Articles written in Sadhana
Volume 16 Issue 4 December 1991 pp 275-352 Biomechanics
Avian flight has fascinated man from ancient times but it is only in recent years that the efforts of scientists from diverse fields have been able, to some extent, to understand and explain the dynamics of animal flight. This article is based on some observations of birds in the Nellapetu and Pulicat Lake sanctuaries on the east coast of India. It essentially summarises the results of application of well-known principles of elementary incompressible aerodynamics to the flapping and gliding flight of birds. For a reader unfamiliar with the subject, brief notes on evolution of animal flight, the occurrence and classification of bird species and a description of the structure and musculature of wings and feathers and elementary theories of lift and drag are included. Observations show an incredible diversity of flight techniques and manoeuvers. A general description of the main types of bird flight and some illustrations of wing shapes and the motion of birds while taking off, landing and hovering are given. Viewing the flapping wing as a quasi-steady device imparting momentum to the air surrounding it through the expenditure of muscular energy derived from oxidation of fat, estimates of the power required to fly and that available from metabolic energy conversion can be made. Gliding and soaring flight can then be understood reasonably well. Approximate results of bird performance including range and endurance can also be obtained for steady flapping flight. However it is still not possible to calculate and predict in detail all aspects of the flight of a specific type of bird. Only a brief mention is made of the essentially nonlinear and non-steady nature of the aerodynamics of flapping bird wings which needs further research. Using dimensional analysis, the effects of bird size and weight are discussed. The intriguing question of relating the processes of natural selection for a given species in evolving a particular wing shape and flight mode that must be conducive to its continued survival remains open for much further research and study.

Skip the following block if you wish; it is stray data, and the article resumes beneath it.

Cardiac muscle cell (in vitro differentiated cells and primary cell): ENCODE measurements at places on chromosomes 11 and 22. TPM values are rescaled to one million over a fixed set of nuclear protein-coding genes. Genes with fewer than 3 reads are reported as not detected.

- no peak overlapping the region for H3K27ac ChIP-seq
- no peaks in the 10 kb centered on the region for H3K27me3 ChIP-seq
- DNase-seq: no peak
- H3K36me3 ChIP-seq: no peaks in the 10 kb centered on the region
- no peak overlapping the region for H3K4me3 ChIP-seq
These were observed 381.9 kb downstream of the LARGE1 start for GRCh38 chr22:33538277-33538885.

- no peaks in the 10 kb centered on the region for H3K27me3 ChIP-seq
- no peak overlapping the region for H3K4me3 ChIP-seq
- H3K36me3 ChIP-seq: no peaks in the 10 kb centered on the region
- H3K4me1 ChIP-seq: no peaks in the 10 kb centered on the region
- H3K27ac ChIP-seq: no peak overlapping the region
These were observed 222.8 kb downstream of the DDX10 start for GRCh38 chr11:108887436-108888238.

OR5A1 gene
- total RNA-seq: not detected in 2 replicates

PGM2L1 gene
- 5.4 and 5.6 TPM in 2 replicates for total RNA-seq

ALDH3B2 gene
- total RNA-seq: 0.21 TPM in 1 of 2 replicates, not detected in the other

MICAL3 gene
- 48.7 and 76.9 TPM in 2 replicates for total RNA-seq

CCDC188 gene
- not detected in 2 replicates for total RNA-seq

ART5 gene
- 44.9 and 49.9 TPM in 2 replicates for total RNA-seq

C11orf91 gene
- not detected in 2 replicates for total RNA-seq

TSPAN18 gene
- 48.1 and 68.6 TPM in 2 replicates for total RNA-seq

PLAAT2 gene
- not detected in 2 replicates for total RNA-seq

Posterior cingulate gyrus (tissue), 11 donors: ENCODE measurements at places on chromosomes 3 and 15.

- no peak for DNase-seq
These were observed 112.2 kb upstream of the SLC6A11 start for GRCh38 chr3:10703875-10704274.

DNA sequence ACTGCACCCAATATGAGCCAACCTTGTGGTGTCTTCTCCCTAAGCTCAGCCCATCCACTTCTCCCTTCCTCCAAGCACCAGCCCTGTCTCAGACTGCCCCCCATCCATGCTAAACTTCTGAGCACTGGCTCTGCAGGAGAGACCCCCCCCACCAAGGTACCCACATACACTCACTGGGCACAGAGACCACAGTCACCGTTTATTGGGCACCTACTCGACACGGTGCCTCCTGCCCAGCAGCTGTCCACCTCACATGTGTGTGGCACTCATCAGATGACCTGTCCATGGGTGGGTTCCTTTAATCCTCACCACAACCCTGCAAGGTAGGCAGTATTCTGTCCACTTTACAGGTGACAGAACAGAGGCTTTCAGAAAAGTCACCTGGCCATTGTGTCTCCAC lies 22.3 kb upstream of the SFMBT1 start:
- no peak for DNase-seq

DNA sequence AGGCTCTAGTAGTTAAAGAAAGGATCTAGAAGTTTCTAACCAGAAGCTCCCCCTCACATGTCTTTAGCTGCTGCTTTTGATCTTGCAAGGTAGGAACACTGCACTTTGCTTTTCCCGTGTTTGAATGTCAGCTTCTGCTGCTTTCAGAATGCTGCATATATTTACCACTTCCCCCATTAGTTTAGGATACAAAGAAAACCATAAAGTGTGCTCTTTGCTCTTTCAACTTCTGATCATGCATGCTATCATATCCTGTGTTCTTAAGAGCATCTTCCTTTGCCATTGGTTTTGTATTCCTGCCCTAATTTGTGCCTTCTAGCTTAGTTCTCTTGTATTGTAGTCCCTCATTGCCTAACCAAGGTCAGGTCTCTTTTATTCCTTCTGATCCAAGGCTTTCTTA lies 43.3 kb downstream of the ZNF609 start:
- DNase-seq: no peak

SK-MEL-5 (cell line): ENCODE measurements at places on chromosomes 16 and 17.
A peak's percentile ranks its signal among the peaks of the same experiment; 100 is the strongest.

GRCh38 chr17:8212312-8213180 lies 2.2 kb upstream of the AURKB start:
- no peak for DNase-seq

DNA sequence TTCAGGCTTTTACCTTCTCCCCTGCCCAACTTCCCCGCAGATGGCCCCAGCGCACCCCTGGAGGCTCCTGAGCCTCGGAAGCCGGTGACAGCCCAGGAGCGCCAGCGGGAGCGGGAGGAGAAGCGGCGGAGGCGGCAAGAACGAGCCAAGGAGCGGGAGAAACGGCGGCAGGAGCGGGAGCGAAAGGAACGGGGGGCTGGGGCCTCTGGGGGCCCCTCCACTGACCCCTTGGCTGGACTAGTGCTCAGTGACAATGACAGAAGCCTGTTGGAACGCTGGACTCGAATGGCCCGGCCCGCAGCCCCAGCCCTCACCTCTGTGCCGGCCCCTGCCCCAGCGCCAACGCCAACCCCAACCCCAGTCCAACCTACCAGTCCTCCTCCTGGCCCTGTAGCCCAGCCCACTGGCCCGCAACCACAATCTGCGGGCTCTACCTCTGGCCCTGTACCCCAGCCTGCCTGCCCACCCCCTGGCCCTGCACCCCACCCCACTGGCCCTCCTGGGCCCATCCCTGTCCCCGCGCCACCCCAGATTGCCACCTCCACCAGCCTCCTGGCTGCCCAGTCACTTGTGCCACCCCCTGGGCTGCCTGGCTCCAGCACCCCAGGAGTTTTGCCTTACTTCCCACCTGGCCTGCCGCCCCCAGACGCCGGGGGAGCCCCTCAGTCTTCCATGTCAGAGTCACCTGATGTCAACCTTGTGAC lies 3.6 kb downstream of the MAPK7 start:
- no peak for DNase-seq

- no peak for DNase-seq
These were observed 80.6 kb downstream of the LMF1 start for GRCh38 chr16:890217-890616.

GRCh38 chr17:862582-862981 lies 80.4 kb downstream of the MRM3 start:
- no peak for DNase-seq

Volume 17 Issue 3-4 September 1992 pp 473-473 Erratum